I recently received a product by mail from a small family business. The owner had no better sense than to ask for my feedback. The thoughts I shared may prove useful to anyone who fulfills product orders via the U.S. Mail or other package delivery service.
Mail-order deliveries usually find a customer in one of two mindsets: either the customer has eagerly awaited the package, or has forgotten about it so that its arrival is something of a pleasant surprise. In either case, the customer opens the box with a sense of anticipation. Do not let your customer be unimpressed upon opening the box. You want your customer to open the box and see your product presented in a way that makes him or her exclaim, “Ahh.”
This is especially true for a food product, which this happened to be. Appearance affects perceived taste. If you don’t believe me, try serving — or drinking — milk that has been colored blue. Or consider myriad tests in which wine experts were certain they were drinking red wine when in reality they were served a white that was dyed red.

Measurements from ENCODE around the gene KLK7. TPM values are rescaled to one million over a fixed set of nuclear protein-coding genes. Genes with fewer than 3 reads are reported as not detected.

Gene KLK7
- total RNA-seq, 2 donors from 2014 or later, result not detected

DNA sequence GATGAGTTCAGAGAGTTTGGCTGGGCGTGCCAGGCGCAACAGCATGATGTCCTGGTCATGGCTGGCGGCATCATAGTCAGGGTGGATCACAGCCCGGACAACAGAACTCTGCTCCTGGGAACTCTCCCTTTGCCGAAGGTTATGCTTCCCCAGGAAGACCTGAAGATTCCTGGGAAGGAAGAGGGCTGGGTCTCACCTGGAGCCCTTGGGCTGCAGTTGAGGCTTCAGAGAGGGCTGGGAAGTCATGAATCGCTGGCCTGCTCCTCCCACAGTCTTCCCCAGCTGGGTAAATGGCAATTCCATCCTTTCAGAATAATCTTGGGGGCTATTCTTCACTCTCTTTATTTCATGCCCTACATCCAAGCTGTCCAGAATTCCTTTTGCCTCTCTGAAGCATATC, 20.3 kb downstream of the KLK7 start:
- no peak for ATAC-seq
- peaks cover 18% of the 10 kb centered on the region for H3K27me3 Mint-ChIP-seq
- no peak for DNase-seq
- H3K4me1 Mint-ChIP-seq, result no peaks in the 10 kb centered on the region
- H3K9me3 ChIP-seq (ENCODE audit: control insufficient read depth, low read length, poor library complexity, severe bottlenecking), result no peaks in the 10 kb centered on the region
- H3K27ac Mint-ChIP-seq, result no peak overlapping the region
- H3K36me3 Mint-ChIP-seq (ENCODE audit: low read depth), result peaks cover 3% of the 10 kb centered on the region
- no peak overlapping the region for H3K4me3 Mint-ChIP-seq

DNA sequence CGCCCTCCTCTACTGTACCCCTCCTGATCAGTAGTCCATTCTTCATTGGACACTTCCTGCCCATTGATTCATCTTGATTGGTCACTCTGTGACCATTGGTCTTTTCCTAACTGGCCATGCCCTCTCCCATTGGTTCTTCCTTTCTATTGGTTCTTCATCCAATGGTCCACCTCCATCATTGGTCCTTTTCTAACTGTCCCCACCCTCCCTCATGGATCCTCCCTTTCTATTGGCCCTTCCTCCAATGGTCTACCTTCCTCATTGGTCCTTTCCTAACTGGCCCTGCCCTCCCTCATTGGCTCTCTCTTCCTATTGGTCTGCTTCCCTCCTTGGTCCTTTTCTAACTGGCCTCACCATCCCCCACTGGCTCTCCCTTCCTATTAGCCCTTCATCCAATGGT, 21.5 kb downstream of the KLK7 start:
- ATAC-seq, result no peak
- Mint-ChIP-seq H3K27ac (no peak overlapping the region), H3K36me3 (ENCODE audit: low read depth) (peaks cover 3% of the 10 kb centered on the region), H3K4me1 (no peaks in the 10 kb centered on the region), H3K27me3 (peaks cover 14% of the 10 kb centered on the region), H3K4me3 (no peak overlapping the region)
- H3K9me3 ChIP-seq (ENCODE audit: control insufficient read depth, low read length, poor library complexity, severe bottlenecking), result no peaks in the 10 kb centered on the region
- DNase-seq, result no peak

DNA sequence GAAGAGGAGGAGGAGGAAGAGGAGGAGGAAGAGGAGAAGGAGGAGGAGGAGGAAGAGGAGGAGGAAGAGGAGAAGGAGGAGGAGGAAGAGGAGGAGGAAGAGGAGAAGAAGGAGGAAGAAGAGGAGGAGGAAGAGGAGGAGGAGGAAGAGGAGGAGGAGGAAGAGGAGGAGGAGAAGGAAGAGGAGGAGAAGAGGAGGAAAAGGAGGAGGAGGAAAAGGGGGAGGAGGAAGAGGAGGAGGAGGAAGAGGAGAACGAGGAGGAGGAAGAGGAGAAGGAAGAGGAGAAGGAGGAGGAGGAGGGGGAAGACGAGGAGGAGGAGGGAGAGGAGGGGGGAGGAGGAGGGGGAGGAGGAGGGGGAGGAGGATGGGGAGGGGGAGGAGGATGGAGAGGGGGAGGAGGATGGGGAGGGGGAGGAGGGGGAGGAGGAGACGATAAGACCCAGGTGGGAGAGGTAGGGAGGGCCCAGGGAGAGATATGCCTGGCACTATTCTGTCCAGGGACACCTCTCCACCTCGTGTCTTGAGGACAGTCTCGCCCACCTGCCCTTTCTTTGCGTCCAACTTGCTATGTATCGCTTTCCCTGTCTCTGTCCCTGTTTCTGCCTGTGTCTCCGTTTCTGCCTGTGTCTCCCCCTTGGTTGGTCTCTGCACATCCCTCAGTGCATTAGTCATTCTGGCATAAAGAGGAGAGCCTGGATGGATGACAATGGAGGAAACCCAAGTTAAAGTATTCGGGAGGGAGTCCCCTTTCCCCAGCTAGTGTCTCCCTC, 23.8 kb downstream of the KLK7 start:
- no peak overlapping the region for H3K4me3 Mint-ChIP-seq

As for me, I was in eager anticipation mode when the package arrived. Unfortunately, I couldn’t hold back a wrinkled-up nose reaction upon getting the box opened. The product was swaddled in opaque pink bubble wrap that brought to mind Pepto Bismal—not the best initial association in any case, and especially for food. The Pepto cocoon sat by itself in an otherwise starkly empty box. Plus, the darned thing was taped together so tightly that, well, it was a good thing I had an Xacto knife on hand.
No one is better at mail-order food presentation than Harry & David’s. I’d recommend ordering a thing or two from them to see just how good they are at evoking that “ahh.”
Finally, some mail-order tips. You should enclose literature (again, professionally written and designed) that makes it easy to re-order and to buy other products. Include a coupon with an expiration date. A signed letter thanking the customer and telling a bit of the company story is always a good idea. Enclose a flier that suggests the stuff as a gift for family and friends.
Be sure every customer’s name goes into a database so you can mail or email them future offers. Note: the best time to get someone to make a purchase is right on the heels of their prior purchase.